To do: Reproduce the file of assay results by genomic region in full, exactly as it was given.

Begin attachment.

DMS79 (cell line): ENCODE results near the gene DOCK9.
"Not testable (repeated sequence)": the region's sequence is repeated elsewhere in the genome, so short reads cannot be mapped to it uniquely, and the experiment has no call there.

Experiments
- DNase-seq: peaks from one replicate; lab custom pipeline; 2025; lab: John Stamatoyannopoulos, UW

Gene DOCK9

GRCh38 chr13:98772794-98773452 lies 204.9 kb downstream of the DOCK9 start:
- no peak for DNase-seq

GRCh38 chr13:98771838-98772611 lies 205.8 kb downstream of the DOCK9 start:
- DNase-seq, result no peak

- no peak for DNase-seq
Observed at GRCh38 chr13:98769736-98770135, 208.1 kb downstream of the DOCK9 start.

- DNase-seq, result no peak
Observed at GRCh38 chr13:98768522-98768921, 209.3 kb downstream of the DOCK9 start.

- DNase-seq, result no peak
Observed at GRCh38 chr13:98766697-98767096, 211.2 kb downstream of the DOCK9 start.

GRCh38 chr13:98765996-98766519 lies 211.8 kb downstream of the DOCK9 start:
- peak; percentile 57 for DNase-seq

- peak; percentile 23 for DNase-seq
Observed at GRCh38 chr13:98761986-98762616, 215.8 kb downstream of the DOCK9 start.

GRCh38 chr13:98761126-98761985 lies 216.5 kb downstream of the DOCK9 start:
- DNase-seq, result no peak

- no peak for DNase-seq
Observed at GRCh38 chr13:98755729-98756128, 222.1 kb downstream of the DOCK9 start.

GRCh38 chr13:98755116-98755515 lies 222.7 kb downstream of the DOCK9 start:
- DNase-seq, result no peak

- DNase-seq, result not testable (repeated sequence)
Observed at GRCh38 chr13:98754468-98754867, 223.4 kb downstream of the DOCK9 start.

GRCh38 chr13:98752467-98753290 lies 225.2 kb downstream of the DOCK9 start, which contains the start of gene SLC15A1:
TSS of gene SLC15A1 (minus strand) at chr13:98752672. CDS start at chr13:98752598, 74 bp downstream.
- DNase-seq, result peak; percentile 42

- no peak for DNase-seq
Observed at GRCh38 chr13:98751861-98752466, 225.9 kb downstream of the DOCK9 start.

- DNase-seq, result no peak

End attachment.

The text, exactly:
DMS79 (cell line): ENCODE results near the gene DOCK9.
"Not testable (repeated sequence)": the region's sequence is repeated elsewhere in the genome, so short reads cannot be mapped to it uniquely, and the experiment has no call there.

Experiments
- DNase-seq: peaks from one replicate; lab custom pipeline; 2025; lab: John Stamatoyannopoulos, UW

Gene DOCK9

GRCh38 chr13:98772794-98773452 lies 204.9 kb downstream of the DOCK9 start:
- no peak for DNase-seq

GRCh38 chr13:98771838-98772611 lies 205.8 kb downstream of the DOCK9 start:
- DNase-seq, result no peak

- no peak for DNase-seq
Observed at GRCh38 chr13:98769736-98770135, 208.1 kb downstream of the DOCK9 start.

- DNase-seq, result no peak
Observed at GRCh38 chr13:98768522-98768921, 209.3 kb downstream of the DOCK9 start.

- DNase-seq, result no peak
Observed at GRCh38 chr13:98766697-98767096, 211.2 kb downstream of the DOCK9 start.

GRCh38 chr13:98765996-98766519 lies 211.8 kb downstream of the DOCK9 start:
- peak; percentile 57 for DNase-seq

- peak; percentile 23 for DNase-seq
Observed at GRCh38 chr13:98761986-98762616, 215.8 kb downstream of the DOCK9 start.

GRCh38 chr13:98761126-98761985 lies 216.5 kb downstream of the DOCK9 start:
- DNase-seq, result no peak

- no peak for DNase-seq
Observed at GRCh38 chr13:98755729-98756128, 222.1 kb downstream of the DOCK9 start.

GRCh38 chr13:98755116-98755515 lies 222.7 kb downstream of the DOCK9 start:
- DNase-seq, result no peak

- DNase-seq, result not testable (repeated sequence)
Observed at GRCh38 chr13:98754468-98754867, 223.4 kb downstream of the DOCK9 start.

GRCh38 chr13:98752467-98753290 lies 225.2 kb downstream of the DOCK9 start, which contains the start of gene SLC15A1:
TSS of gene SLC15A1 (minus strand) at chr13:98752672. CDS start at chr13:98752598, 74 bp downstream.
- DNase-seq, result peak; percentile 42

- no peak for DNase-seq
Observed at GRCh38 chr13:98751861-98752466, 225.9 kb downstream of the DOCK9 start.

- DNase-seq, result no peak